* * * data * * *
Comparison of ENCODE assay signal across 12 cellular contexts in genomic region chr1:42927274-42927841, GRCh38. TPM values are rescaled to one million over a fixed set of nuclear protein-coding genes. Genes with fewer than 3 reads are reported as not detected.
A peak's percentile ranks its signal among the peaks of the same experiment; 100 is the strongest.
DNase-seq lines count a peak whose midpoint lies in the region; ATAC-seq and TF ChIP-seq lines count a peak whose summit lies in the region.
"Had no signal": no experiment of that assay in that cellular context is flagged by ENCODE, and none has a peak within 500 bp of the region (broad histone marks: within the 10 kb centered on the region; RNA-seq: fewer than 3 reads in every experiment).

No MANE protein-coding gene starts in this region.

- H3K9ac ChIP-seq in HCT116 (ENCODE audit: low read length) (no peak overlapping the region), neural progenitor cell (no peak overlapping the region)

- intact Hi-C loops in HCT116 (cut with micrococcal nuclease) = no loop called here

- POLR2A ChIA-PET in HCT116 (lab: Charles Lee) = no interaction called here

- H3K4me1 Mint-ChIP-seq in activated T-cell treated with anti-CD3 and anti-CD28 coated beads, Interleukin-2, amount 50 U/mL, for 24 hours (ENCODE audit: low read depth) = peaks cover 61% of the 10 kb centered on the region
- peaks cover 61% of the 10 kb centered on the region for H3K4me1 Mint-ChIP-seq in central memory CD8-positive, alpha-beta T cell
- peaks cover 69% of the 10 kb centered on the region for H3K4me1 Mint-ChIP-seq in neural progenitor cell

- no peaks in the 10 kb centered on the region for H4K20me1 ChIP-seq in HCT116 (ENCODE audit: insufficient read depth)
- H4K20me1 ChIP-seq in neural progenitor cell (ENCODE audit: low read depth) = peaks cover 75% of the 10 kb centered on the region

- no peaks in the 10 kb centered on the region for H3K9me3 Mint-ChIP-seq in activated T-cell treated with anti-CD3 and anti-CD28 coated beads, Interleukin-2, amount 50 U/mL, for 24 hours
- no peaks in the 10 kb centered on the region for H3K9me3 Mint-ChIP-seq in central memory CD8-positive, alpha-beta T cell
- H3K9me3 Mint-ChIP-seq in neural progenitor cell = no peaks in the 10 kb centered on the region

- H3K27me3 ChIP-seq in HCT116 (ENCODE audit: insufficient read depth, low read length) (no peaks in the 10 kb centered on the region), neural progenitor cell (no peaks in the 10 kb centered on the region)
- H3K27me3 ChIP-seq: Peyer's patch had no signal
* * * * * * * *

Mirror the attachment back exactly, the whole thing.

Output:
Comparison of ENCODE assay signal across 12 cellular contexts in genomic region chr1:42927274-42927841, GRCh38. TPM values are rescaled to one million over a fixed set of nuclear protein-coding genes. Genes with fewer than 3 reads are reported as not detected.
A peak's percentile ranks its signal among the peaks of the same experiment; 100 is the strongest.
DNase-seq lines count a peak whose midpoint lies in the region; ATAC-seq and TF ChIP-seq lines count a peak whose summit lies in the region.
"Had no signal": no experiment of that assay in that cellular context is flagged by ENCODE, and none has a peak within 500 bp of the region (broad histone marks: within the 10 kb centered on the region; RNA-seq: fewer than 3 reads in every experiment).

No MANE protein-coding gene starts in this region.

- H3K9ac ChIP-seq in HCT116 (ENCODE audit: low read length) (no peak overlapping the region), neural progenitor cell (no peak overlapping the region)

- intact Hi-C loops in HCT116 (cut with micrococcal nuclease) = no loop called here

- POLR2A ChIA-PET in HCT116 (lab: Charles Lee) = no interaction called here

- H3K4me1 Mint-ChIP-seq in activated T-cell treated with anti-CD3 and anti-CD28 coated beads, Interleukin-2, amount 50 U/mL, for 24 hours (ENCODE audit: low read depth) = peaks cover 61% of the 10 kb centered on the region
- peaks cover 61% of the 10 kb centered on the region for H3K4me1 Mint-ChIP-seq in central memory CD8-positive, alpha-beta T cell
- peaks cover 69% of the 10 kb centered on the region for H3K4me1 Mint-ChIP-seq in neural progenitor cell

- no peaks in the 10 kb centered on the region for H4K20me1 ChIP-seq in HCT116 (ENCODE audit: insufficient read depth)
- H4K20me1 ChIP-seq in neural progenitor cell (ENCODE audit: low read depth) = peaks cover 75% of the 10 kb centered on the region

- no peaks in the 10 kb centered on the region for H3K9me3 Mint-ChIP-seq in activated T-cell treated with anti-CD3 and anti-CD28 coated beads, Interleukin-2, amount 50 U/mL, for 24 hours
- no peaks in the 10 kb centered on the region for H3K9me3 Mint-ChIP-seq in central memory CD8-positive, alpha-beta T cell
- H3K9me3 Mint-ChIP-seq in neural progenitor cell = no peaks in the 10 kb centered on the region

- H3K27me3 ChIP-seq in HCT116 (ENCODE audit: insufficient read depth, low read length) (no peaks in the 10 kb centered on the region), neural progenitor cell (no peaks in the 10 kb centered on the region)
- H3K27me3 ChIP-seq: Peyer's patch had no signal